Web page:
Friday, December 30, 2016

Patty Dickson Pieczka ~ 2nd guest post and her novel Finding the Raven

TITLE: Finding the Raven
RELEASE DATE: June 15, 2016
AUTHOR: Patty Dickson Pieczka
KEYWORDS: Raven, Finding the Raven, 1904, St. Louis World's Fair, Fiction, Historical Fiction
CATEGORIES: Historical Fiction
ISBN: 978-1530797974 & 1530797977
IMPRINT: White Stag

A story of murder, betrayal and redemption as two young women struggle for survival against a backdrop of the 1904 St. Louis World's Fair.

When Julia Dulac's father is murdered onstage  and her inheritance is swindled away, she must work through her grief and fear of poverty to find both the killer and a means of survival with help from the Raven, a black crystal that reveals images of past and future truths. While having the crystal appraised, Julia finds love and her life takes unexpected turns through mystery and betrayal against the backdrop of the 1904 World's Fair in St. Louis.

Through the boarding house window, Julia overhears an argument between Rose and her wealthy father over Rose's illegitimate pregnancy. He drops Rose off, saying he will return in one year, that she must be either single and childless or respectably married. Though from completely different backgrounds, Julia and Rose become fast friends, facing lessons of survival and redemption as their fates become irrevocably entwined.

Do words ever follow you through a dream? This is the way it started for me back before I ever conceived of writing the novel, Finding the Raven. My best friend had died a month earlier, and I was in a state of deep grief. I don't know whether it was a way for the things I would have said to her to form, or if God opened a window since a favorite and familiar door was closed. For two nights in a row, poems drifted to me during the night. I felt as though I were walking barefoot along the shores of the subconscious, while thoughts rippled outward from some deep and unknown place, formed by a pebble dropped in the middle of the pond.

In the morning, I wrote the poems down. On the third night, I went to bed with a pad and pen, waiting for the next poem, but it never came. I realized if I wanted another poem, I'd have to write it myself. I did, and found myself hooked on writing. Soon after that, I decided to return to college and take a poetry class, but the only course available at the last minute was fiction, which I soon began to love. Once the course was over, I couldn't stop. I thought of each chapter as a short story and kept writing and scribbling until I compiled a rough draft of Finding the Raven, which at that time was entitled The Long Way Home. I submitted it to two publishers, received two rejection slips, and put the manuscript away in a drawer. There it stayed for 20 years.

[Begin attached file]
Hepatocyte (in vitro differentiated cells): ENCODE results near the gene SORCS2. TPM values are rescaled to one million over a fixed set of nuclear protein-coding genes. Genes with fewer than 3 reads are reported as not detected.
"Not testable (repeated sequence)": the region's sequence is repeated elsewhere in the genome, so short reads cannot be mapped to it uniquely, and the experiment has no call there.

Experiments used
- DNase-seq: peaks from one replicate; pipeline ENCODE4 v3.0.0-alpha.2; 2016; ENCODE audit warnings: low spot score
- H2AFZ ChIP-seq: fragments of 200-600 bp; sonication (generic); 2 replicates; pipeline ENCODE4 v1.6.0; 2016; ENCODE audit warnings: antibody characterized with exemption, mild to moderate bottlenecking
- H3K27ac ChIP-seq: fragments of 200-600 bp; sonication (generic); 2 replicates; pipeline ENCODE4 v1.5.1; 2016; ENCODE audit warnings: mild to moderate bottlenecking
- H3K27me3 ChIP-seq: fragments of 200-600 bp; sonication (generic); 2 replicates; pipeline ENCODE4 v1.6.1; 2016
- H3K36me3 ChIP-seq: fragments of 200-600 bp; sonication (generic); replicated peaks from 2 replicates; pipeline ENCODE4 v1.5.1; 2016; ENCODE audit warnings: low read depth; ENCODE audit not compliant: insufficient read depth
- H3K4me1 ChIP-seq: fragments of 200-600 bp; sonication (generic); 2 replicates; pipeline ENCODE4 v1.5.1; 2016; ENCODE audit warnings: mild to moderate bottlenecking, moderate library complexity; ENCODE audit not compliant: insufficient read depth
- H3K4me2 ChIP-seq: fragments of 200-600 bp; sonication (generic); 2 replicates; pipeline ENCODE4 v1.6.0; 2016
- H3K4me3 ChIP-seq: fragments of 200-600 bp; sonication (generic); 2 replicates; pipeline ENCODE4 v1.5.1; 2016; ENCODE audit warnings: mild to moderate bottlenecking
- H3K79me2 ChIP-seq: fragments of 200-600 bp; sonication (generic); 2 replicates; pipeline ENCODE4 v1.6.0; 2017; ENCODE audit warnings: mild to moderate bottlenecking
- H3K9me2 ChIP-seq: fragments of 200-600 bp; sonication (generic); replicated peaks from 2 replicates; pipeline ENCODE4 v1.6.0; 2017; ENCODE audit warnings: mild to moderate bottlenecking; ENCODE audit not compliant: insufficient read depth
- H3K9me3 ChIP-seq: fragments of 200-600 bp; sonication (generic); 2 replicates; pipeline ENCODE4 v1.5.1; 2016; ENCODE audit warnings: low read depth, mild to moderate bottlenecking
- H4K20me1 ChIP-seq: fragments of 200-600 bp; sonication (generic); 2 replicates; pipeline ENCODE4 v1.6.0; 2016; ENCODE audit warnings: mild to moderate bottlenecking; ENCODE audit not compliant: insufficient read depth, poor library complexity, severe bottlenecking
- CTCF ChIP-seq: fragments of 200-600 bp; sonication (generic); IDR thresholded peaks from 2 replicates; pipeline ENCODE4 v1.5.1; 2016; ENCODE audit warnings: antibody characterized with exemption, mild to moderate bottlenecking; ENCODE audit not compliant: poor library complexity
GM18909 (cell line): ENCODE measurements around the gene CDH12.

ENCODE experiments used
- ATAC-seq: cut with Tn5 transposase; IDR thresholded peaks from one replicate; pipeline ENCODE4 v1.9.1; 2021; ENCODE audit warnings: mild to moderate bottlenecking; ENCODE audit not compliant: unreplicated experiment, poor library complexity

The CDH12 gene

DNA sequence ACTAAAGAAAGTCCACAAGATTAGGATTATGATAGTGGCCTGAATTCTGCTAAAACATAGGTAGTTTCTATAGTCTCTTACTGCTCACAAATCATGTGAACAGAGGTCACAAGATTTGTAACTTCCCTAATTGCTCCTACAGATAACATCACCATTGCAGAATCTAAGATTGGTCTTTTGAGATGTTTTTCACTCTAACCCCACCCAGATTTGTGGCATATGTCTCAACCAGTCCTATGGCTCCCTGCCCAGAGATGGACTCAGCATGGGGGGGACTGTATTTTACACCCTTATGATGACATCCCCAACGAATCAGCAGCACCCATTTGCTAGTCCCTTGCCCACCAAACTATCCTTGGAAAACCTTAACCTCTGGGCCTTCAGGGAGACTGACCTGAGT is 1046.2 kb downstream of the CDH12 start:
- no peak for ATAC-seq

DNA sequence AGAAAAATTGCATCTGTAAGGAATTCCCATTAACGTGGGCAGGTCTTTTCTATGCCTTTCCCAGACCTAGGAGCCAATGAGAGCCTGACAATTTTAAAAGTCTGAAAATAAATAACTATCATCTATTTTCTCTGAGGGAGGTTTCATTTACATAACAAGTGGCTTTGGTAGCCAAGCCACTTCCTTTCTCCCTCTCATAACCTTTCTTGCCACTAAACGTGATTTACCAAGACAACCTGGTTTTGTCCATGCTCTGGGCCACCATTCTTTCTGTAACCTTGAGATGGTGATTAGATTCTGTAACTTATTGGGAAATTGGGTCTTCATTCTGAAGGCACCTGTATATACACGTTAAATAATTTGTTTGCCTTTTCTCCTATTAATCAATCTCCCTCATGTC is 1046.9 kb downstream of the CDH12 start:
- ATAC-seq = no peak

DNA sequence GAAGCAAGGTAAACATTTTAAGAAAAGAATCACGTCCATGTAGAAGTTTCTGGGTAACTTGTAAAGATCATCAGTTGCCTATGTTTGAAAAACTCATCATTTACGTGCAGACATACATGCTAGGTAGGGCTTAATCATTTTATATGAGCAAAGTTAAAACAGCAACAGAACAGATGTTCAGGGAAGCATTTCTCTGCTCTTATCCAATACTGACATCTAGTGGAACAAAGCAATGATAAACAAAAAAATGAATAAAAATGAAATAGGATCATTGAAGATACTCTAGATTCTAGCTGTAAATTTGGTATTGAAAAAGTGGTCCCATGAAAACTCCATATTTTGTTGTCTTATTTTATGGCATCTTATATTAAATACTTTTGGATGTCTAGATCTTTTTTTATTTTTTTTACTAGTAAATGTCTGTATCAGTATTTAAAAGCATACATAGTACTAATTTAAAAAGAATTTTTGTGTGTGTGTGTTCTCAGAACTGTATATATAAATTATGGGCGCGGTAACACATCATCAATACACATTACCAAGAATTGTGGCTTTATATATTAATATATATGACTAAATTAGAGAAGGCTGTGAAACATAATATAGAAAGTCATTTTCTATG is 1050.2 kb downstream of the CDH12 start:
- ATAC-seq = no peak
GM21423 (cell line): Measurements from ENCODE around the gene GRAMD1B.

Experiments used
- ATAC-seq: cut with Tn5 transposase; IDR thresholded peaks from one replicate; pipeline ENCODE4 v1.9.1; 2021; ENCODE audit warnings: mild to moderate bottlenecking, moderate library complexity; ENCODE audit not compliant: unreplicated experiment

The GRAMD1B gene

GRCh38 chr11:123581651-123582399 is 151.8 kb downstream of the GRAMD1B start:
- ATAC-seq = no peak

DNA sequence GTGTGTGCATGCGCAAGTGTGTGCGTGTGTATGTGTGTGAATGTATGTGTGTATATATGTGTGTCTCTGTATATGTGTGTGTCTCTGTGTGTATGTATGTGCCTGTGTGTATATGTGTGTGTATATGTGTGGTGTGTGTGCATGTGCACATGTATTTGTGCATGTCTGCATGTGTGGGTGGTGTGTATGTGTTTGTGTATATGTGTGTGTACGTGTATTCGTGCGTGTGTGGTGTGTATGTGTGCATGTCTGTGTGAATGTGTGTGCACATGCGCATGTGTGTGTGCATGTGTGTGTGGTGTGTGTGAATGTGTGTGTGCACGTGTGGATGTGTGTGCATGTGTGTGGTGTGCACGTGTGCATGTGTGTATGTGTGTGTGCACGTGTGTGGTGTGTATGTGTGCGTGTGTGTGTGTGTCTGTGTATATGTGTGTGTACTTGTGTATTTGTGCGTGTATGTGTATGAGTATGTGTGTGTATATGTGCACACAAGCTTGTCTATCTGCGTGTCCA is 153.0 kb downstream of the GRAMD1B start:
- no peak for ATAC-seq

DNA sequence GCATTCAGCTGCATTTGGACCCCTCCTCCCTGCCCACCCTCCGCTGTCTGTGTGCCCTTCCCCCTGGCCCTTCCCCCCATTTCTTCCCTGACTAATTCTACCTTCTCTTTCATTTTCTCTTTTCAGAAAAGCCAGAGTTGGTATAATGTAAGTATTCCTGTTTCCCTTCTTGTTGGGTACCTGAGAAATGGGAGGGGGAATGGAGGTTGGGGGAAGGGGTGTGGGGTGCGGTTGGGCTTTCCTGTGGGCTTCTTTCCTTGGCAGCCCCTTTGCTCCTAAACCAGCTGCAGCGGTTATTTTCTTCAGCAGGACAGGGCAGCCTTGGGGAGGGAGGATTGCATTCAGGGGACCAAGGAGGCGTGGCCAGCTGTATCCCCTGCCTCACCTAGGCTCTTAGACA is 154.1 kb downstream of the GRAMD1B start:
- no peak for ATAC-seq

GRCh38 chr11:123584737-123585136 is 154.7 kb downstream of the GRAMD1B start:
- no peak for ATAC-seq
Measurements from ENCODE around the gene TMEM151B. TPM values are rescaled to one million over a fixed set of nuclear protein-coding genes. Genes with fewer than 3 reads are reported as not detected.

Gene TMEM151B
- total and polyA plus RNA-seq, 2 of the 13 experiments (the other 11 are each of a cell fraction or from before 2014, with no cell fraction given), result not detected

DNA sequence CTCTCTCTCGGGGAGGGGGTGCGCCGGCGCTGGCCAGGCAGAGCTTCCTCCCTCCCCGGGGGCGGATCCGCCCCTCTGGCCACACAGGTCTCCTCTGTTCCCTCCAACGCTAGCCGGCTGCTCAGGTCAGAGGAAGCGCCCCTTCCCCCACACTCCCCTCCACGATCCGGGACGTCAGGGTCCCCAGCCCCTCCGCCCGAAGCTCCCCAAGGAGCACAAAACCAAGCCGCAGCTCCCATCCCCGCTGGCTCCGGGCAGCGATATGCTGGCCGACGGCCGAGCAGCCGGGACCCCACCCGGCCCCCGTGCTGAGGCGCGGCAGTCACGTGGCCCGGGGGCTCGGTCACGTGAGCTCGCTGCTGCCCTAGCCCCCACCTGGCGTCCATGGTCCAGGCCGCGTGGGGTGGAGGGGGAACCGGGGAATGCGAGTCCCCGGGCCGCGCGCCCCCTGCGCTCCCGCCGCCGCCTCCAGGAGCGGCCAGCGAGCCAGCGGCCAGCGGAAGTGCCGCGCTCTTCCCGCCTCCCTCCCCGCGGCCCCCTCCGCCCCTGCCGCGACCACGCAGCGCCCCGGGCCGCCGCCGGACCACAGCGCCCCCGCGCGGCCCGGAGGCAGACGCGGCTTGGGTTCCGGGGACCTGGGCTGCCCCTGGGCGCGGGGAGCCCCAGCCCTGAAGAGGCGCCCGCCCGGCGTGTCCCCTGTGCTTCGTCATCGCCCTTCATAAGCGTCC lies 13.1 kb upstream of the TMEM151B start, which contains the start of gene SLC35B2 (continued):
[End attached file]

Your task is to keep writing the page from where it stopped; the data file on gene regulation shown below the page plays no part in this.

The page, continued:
While it languished there, I developed my writing skills and fell in love with poetry. Fast-forward many years to the time when my second poetry book won an award. I began to play with the idea of rewriting the novel. One look at the manuscript, and I could see what was wrong. I threw out the first two chapters and scrapped nearly all the dialogue. I felt I'd really come to know all the characters as they slept in that drawer. But there was one thing missing — the deep imagery of poetry. The solution? Magic and mysticism. The Raven, a magic crystal, was the perfect vehicle to scatter imagery through the forest of the plot in a trail of little gems.

Once I began the rewriting process, I couldn't stop. I was pulled into a vortex, lost in time, still reaching for sparks of silver ideas from a dreamscape's night sky. I became so distracted, I could scarcely deal with modern day life. My husband, my sister, and another friend followed the story as I progressed. When they told me they could hardly wait for the next chapter, I began to believe I was finally on to something.

I learned so much from this process. Once you live in other people's skin, you begin to understand their motivations as clearly as if they were your own. It teaches empathy and understanding of every character, even those we may have patterned after a certain nemesis. I found myself being more caring and compassionate.

Do your best ideas visit you in the night? Please write in and tell me your writing experiences.


Patty Dickson Pieczka's second book, Painting the Egret's Echo,, won the Library of Poetry Book Award from Bitter Oleander Press. Other books are Lacing through Time, and Word Paintings. Winner of the Francis Locke Memorial Poetry Contest, the I SPS contest, and the Maria W.  Faust Sonnet Contest, she's contributed to over fifty journals and graduated from Southern Illinois University's creative writing program.


Buy Links:



BARNES & NOBLE:;jsessionid=6D2E956E5FEC7A2DCE1CFE1E6DB8D898.prodny_store01-atgap10?ean=2940153188065





A reminder to the reader ~ before you leave be sure to take a look at the 
Come back and visit again.

No comments:

Post a Comment

Thank you for taking the time to visit and comment. I appreciate your input.